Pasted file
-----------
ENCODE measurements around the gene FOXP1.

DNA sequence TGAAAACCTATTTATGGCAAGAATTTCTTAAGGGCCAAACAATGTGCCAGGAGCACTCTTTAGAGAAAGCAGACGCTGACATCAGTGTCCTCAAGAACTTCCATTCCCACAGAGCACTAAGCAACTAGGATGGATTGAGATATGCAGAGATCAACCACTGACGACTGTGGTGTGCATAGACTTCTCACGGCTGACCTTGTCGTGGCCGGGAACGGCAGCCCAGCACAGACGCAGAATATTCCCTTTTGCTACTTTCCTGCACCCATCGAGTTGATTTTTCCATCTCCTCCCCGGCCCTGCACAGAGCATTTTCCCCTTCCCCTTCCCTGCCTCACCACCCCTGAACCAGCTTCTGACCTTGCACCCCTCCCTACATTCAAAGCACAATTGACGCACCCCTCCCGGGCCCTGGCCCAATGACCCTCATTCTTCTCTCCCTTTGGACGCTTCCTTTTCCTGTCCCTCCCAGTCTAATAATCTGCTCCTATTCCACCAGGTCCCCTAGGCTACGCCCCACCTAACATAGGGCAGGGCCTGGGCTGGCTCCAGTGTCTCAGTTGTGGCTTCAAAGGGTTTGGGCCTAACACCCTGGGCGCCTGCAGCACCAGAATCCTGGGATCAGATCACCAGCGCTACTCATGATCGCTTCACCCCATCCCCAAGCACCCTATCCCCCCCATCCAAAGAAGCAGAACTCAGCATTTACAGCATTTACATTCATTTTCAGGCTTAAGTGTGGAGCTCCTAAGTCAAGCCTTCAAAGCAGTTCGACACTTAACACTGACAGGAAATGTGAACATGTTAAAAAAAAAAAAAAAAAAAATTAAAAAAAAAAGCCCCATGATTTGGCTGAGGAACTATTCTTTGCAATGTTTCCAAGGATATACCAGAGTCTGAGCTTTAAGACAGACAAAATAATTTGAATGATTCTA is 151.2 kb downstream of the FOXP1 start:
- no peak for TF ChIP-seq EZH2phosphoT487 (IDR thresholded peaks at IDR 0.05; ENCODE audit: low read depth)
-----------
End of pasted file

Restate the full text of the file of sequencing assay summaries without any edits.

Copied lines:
ENCODE measurements around the gene FOXP1.

DNA sequence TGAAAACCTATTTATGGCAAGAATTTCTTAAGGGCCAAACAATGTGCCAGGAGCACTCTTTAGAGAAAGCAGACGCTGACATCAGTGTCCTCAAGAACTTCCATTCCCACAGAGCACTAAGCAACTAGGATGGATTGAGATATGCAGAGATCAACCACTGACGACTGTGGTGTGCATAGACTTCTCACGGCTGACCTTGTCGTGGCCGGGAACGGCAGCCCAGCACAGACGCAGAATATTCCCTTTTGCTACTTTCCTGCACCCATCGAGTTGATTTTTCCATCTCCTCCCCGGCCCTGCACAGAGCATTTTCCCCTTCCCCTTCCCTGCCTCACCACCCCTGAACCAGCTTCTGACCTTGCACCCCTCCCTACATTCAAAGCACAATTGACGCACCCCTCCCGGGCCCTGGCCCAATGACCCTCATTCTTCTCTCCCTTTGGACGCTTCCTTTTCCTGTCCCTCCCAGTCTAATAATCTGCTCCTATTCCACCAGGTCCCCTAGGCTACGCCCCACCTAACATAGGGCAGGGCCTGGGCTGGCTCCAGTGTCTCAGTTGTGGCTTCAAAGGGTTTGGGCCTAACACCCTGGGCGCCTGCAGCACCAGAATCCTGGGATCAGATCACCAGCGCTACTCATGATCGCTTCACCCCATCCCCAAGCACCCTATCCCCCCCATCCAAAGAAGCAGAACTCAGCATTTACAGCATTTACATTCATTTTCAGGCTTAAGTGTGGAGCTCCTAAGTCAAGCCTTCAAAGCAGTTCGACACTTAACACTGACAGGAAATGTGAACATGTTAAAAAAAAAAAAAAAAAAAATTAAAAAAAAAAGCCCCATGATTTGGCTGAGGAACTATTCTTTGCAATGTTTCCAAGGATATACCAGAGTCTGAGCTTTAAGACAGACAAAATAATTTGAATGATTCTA is 151.2 kb downstream of the FOXP1 start:
- no peak for TF ChIP-seq EZH2phosphoT487 (IDR thresholded peaks at IDR 0.05; ENCODE audit: low read depth)